Wildlife Feature: Evening Bats and Your Role in Bat Conservation

Evening Bat Public Domain

North Carolina is home to 17 species of bats, including the federally-endangered Virginia big-eared bat, Indiana bat and gray bat; and the federally-threatened northern long-eared bat.

More common is the evening bat, Nycticeius humeralis, a small, flying mammal native to the eastern half of North America that loops around the sky at dusk.

Evening bats can be found in forests, parks, cleared sites and some urban areas. These bats form colonies that roost in hollowed trees, buildings, attics or even behind loose bark. They are rarely found in caves.

The evening bat has dark brown fur with black patches on the ears, wings, and tail. They are small bats, about 3-4 inches in length, with a wingspan of 10 to 11 inches. They have fairly good night vision, but echolocation (the use of reflected sound to locate objects) helps them identify prey and avoid obstacles in flight. Their size differentiates them from other bat species, along with their short rounded tragus, a structure inside the ears of bats that helps with echolocation.

Little Brown Bat Afflicted with White-Nose Syndrome

In spring and summer, evening bats will fly through forests, around bodies of water, and other habitats in search of food. Their warm season diet mainly consists of moths, beetles and flying insects. In fact, a colony of 100 evening bats can consume more than 1.25 million insects each season.

Female evening bats give birth to one to three pups in late April to early June. Around this time, the bats form a nursery colony, which is a congregation of evening bats that collectively help raise the young. Most bat pups are weaned within 6-9 weeks and become independent shortly thereafter.  It is particularly important to avoid disturbing roosting areas during pup season.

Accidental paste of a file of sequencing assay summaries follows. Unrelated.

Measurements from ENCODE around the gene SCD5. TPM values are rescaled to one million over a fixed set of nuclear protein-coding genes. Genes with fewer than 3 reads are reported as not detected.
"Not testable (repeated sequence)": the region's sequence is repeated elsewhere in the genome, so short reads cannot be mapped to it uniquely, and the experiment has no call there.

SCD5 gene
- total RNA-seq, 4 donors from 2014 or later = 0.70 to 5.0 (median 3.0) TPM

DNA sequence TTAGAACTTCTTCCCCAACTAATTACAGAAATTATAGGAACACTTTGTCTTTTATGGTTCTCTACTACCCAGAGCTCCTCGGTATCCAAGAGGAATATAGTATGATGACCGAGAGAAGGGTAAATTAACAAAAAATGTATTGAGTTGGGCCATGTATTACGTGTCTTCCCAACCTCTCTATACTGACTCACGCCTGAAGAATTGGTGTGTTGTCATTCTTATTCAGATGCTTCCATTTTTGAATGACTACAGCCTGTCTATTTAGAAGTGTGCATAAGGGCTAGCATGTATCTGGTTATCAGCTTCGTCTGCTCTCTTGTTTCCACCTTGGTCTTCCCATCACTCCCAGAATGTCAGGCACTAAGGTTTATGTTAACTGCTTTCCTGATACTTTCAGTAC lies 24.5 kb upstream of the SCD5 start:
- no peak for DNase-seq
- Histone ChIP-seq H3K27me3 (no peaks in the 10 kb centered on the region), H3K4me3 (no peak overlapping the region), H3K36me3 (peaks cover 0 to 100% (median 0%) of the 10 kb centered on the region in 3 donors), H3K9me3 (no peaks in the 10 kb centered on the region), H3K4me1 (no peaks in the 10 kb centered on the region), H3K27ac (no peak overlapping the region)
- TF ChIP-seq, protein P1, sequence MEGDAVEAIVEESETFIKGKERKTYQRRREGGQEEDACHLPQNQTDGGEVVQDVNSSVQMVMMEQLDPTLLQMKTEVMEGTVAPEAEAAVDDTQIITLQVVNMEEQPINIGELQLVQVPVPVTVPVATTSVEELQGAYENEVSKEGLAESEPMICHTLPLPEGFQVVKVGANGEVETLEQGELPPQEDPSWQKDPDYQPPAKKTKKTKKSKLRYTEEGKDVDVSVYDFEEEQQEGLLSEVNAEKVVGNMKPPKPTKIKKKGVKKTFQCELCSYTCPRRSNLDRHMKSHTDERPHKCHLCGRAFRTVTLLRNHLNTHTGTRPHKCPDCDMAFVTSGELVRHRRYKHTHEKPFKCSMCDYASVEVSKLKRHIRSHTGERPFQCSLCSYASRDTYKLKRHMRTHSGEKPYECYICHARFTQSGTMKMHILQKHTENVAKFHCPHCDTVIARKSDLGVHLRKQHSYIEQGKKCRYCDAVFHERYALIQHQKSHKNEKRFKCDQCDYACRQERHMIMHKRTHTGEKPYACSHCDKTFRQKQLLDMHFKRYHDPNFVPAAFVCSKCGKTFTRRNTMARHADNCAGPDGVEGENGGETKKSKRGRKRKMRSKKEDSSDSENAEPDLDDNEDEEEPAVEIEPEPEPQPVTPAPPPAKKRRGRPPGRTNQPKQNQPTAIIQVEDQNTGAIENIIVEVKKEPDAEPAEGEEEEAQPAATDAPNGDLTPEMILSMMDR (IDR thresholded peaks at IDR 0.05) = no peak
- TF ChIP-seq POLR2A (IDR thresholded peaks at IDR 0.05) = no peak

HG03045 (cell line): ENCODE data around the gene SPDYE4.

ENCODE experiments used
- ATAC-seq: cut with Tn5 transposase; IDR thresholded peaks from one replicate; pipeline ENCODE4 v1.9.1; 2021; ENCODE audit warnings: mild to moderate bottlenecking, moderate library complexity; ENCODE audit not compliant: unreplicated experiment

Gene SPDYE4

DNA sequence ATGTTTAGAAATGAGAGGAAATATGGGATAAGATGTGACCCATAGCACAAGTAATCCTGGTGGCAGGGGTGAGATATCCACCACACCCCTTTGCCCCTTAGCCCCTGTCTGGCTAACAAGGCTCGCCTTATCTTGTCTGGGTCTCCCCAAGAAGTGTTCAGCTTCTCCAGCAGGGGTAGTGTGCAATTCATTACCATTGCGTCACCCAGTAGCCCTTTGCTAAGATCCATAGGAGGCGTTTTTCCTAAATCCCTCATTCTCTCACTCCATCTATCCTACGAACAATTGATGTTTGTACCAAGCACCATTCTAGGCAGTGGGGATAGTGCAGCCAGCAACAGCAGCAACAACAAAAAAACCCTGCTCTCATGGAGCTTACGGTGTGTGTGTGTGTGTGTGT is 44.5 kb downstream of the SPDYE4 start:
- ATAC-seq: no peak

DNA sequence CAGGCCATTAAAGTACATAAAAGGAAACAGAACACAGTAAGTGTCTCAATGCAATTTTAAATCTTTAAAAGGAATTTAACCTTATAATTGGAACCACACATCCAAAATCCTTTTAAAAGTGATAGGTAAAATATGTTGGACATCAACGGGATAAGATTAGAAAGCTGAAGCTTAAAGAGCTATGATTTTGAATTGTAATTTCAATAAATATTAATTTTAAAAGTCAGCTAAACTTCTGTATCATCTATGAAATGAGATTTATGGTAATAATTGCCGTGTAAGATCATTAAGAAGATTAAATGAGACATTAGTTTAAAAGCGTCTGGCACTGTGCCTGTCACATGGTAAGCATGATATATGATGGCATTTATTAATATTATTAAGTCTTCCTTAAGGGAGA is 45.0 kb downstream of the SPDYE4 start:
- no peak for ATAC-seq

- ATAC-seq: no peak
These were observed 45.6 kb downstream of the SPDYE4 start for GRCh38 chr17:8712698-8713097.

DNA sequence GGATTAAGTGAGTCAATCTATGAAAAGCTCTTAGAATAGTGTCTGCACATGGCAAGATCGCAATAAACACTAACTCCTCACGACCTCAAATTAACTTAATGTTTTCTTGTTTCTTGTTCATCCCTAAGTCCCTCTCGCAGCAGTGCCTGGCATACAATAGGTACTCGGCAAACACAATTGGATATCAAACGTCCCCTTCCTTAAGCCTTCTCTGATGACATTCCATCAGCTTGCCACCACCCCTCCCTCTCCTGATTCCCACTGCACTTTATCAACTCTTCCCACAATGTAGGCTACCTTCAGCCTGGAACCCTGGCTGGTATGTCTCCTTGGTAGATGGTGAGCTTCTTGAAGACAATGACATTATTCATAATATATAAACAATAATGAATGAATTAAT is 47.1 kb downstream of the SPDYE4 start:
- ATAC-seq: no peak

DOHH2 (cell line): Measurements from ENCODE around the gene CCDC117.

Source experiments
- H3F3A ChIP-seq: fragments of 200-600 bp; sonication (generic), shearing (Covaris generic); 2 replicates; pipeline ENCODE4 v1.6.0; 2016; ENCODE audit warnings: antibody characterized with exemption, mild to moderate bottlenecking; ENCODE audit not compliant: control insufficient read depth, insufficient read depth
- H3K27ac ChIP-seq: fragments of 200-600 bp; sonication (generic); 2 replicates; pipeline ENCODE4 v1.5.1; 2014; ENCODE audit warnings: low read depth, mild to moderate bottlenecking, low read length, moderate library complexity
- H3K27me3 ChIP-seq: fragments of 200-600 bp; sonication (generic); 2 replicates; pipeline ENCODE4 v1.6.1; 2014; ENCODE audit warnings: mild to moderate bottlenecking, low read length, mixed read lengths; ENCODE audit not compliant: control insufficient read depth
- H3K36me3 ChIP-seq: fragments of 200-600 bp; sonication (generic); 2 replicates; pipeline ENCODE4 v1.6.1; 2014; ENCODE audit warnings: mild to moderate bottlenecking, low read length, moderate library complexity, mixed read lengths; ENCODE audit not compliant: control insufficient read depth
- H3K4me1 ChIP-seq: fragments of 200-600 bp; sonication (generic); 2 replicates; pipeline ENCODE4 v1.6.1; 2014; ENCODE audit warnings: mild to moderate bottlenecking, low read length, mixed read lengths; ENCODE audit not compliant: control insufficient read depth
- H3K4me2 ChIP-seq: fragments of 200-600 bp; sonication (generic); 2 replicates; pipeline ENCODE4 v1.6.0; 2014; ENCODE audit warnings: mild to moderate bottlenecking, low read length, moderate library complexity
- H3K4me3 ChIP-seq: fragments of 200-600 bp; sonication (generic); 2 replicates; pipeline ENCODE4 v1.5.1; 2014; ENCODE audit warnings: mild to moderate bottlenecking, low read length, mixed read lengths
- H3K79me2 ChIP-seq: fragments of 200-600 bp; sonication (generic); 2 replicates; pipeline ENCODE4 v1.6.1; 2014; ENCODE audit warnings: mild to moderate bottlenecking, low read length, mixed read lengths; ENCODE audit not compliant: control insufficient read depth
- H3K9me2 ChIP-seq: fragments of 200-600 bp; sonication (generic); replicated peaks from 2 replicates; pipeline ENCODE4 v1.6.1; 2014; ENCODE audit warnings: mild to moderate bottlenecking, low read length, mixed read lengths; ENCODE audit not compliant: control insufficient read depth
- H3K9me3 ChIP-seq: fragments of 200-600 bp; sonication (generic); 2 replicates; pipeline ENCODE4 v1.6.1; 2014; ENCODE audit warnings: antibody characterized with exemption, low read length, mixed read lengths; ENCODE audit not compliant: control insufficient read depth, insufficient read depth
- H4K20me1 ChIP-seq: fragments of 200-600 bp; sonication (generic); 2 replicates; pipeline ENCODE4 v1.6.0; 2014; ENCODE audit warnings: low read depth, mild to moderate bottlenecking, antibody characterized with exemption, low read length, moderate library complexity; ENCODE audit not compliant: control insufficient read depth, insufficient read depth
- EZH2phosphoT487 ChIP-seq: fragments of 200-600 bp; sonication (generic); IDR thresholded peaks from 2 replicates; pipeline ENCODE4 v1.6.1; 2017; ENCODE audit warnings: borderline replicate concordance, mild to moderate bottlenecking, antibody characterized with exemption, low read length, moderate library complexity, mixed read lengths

In the winter, it is believed that these bats will either migrate south to warmer climes and remain active or they will overwinter in hollow trees or bark until spring. If evening bats overwinter in North Carolina, they will find a hibernation area and store up fat during the summer and fall. During hibernation, it is important not to disturb bats so that they do not expend energy.

Habitat Loss and Other Conservation Challenges

Habitat loss, pesticide use and bat-proof structures all pose threats to the survival of evening bats and other bats. Deforestation and the loss of wetlands limit bats’ access to essential water, food and nesting resources.

White-nose syndrome (WNS) has also impacted bats. This emergent fungal disease that afflicts mainly hibernating bat species has killed millions of bats across the U.S. since it was discovered in 2006. North Carolina’s first confirmed case of WNS was in 2011.  NCWF’s 2018 Natural Resources Scientist of the Year, Dottie Brown, is among those who have dedicated countless hours in the field and the lab researching this disease and its devastating impact on bat colonies.

Protecting Bats During Pup Season and Beyond

As bat pup season approaches (May through July) and the mosquitoes descend we are reminded of the top-notch, free pest control that bats offer.

You can support bats by putting up artificial bat houses on your property, planting native plants and providing water sources. Another way to help is by knowing what to do if you discover a bat family is roosting in your home.

Click here to read NCWRC’s bat-friendly advice for homeowners and what to do before or after bats move in.

The N.C. State Cooperative Extension’s bat house construction and installation guide is available online at https://content.ces.ncsu.edu/bats

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